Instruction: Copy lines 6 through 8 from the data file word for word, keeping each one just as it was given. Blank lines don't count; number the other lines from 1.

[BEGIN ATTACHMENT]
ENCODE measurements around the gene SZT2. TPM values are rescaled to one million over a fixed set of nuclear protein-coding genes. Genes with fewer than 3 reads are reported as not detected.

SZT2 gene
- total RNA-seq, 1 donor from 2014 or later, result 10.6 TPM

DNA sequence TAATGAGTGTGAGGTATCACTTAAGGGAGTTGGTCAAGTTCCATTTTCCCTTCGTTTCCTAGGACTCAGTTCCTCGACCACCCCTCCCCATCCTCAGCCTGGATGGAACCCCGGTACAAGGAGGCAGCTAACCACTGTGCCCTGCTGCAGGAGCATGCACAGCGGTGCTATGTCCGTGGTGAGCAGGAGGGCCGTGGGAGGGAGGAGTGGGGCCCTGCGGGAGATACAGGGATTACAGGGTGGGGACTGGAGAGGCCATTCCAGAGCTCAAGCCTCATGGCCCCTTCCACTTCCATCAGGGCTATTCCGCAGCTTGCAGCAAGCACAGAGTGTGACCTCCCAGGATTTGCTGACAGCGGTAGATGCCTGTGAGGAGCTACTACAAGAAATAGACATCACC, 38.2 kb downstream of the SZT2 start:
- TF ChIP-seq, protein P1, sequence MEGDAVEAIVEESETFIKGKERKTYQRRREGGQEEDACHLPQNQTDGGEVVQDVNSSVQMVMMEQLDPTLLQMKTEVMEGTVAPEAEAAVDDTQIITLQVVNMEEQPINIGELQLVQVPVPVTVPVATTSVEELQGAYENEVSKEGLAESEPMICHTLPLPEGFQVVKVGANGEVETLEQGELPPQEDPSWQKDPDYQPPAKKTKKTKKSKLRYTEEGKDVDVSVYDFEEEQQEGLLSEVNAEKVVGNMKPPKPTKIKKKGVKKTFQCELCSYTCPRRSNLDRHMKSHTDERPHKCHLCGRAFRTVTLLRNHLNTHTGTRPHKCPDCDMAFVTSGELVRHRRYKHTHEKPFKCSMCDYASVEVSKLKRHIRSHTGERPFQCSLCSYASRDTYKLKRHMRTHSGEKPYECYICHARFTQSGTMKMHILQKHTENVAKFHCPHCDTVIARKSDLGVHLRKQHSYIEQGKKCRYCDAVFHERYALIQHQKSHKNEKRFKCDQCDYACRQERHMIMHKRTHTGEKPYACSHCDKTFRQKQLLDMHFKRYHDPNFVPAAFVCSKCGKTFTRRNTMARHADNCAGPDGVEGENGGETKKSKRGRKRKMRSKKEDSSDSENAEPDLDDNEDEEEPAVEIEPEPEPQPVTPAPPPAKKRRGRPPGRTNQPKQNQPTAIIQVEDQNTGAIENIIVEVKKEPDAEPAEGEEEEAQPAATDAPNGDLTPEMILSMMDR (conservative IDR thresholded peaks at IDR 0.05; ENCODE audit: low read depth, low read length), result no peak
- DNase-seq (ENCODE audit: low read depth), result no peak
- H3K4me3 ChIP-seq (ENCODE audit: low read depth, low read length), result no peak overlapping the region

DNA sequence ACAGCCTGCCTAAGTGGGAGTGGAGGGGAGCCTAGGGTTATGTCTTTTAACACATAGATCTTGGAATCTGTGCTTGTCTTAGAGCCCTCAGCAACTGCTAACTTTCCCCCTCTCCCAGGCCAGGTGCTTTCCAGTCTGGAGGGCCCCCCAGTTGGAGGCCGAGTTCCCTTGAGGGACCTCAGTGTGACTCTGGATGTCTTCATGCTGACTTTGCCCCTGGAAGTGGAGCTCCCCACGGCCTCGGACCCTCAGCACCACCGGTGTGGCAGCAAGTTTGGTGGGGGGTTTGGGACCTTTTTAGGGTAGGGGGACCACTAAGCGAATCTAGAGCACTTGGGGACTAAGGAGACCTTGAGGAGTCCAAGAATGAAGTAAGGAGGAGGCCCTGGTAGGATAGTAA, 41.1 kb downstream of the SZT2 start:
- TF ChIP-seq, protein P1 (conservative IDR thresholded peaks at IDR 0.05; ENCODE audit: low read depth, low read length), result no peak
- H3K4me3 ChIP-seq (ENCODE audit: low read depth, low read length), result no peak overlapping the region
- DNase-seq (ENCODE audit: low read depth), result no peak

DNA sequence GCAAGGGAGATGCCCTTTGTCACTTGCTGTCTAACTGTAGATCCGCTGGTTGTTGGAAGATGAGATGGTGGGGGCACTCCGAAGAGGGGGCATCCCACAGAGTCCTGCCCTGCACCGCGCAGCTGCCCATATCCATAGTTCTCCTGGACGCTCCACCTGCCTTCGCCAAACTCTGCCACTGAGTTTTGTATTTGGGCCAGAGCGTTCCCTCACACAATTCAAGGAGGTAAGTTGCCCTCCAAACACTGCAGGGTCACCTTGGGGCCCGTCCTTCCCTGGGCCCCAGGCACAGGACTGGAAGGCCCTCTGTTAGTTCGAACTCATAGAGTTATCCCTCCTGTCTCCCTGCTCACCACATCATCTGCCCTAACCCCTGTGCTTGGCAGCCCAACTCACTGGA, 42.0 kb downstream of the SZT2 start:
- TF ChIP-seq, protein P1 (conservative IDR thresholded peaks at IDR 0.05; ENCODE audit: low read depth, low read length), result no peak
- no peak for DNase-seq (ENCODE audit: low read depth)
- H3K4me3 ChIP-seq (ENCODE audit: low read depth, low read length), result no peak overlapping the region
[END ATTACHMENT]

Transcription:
- DNase-seq (ENCODE audit: low read depth), result no peak
- H3K4me3 ChIP-seq (ENCODE audit: low read depth, low read length), result no peak overlapping the region

DNA sequence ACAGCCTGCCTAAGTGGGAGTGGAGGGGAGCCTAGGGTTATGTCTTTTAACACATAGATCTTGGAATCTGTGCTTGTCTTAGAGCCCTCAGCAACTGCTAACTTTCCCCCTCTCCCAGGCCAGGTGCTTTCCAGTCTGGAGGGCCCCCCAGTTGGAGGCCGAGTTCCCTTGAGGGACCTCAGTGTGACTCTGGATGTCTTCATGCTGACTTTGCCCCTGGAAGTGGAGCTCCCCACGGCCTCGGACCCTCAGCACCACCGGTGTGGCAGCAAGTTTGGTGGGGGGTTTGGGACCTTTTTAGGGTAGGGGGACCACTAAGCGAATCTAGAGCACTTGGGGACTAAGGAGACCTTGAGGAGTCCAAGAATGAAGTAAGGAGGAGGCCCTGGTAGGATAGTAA, 41.1 kb downstream of the SZT2 start: